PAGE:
The world of superfoods just got a whole lot bigger as the spotlight shines on Aussie bush tucker. With so much of modern science’s discovery of the benefits of superfoods based on ancient use as nutrients and medicine, it was only a matter of time before the history and power of Australian bush tucker was recognised as a key dietary and medicinal supplement.
For indigenous Australians, living in one of the world’s harshest climates, managed to not only survive but build a civilisation based around survival on bush tucker.
Indeed the health and athleticism of the continent’s original inhabitants was one of the qualities most remarked upon by early European settlers upon first contact. Part of this would have been due to the first Australians’ diet which had more variety and was more nutritious than many of their European convict counterparts who had been brought up in deprived, slum conditions.
The importance of bush tucker as part of a regular diet — combined with regular exercise in a hunter/gatherer lifestyle — would therefore appear to be central to this excellent natural health and nutrition. Some examples of bush tucker that are making a strong claim as superfoods are:
Riberry. An essential food and nutrient source for indigenous Australians for thousands of years, the Riberry’s sweet, attractive taste belies its important role as a booster of the immune system.
Davidson Plum. The acidic taste and deep colour of this stunning fruit has been a vital dietary supplement as it contains one of the country’s best antioxidant sources.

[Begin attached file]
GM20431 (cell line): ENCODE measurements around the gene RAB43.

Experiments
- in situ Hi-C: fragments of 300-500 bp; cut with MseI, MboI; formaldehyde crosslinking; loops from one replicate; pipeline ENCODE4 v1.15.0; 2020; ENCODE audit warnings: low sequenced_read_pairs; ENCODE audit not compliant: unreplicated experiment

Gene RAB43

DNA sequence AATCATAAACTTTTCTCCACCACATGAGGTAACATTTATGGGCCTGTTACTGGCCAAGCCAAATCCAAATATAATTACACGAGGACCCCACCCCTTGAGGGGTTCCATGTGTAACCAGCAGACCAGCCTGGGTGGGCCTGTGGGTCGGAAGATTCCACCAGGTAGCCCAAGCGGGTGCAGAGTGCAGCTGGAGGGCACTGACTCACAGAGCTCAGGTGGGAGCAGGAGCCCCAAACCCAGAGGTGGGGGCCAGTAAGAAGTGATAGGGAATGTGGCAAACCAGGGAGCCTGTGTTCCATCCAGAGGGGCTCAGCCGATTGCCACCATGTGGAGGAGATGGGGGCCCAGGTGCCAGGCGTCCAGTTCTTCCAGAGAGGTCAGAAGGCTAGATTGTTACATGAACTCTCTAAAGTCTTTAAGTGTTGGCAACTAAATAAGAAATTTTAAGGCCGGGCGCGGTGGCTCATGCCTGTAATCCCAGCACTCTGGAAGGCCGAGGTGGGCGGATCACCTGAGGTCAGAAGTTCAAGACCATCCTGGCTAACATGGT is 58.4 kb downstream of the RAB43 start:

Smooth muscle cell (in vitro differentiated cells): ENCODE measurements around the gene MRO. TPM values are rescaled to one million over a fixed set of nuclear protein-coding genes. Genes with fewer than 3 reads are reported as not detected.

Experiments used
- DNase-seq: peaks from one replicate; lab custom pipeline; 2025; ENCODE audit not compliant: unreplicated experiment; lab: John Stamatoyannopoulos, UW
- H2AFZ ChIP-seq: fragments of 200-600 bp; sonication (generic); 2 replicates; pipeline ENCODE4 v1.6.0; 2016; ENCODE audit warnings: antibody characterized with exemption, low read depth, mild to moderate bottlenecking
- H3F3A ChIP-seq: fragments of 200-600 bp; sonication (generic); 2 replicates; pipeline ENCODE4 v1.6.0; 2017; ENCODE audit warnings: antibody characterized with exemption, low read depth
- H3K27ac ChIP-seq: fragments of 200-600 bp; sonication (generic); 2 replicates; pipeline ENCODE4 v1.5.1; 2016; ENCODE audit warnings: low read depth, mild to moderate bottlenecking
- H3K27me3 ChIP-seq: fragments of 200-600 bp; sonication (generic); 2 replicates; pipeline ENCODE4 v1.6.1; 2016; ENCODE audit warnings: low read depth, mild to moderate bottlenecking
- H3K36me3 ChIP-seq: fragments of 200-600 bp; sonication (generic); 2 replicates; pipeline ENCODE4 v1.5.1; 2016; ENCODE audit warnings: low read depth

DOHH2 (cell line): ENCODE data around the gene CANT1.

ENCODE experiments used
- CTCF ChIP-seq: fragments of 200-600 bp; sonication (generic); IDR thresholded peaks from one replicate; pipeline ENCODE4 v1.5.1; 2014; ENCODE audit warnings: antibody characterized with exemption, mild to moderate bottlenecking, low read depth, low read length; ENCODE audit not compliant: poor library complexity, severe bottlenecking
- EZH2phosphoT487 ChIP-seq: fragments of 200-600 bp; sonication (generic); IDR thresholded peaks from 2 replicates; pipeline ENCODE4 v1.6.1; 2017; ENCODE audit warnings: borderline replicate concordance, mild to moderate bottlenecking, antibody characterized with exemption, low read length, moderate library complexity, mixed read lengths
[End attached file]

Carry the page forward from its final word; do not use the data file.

Kakadu Plum. Considered a key nutritional and medicinal supplement, the Kakadu Plum is also an important source of bush tucker.
Quandong. Quintessentially Australian, the fruit of the Quandong tree was not just an important food source but also taken for its anti-inflammatory and anti-bacterial properties.
Lemon Myrtle. Far more than just a superb looking tree, the Lemon Myrtle’s leaves have been used for thousands of years for their exceptional antimicrobial and antiseptic properties and as a highly effective insect repellant. What could be more Australian!
Finger Lime. A versatile food and medicine, the finger lime is excellent as an applied antiseptic and eaten for its ability to help prevent diseases.
Wattleseed. For over 40,000 years the seed of the Wattle tree has been an important source of protein and carbohydrate, particularly during drought times. Ground into flour and then made into cake, the wattleseed has enjoyed a renaissance in recent times.
Bush tucker has risen in prestige and popularity thanks to the efforts of a number of Australian-based chefs and the work of people like Hayley Blieden of the Australian Superfoods Co.
This renewed interest in the famous bush tucker on which indigenous Australians survived on for thousands of years has become recognised as not only a delicious ingredient in cooking but also an important nutritional and even medicinal source.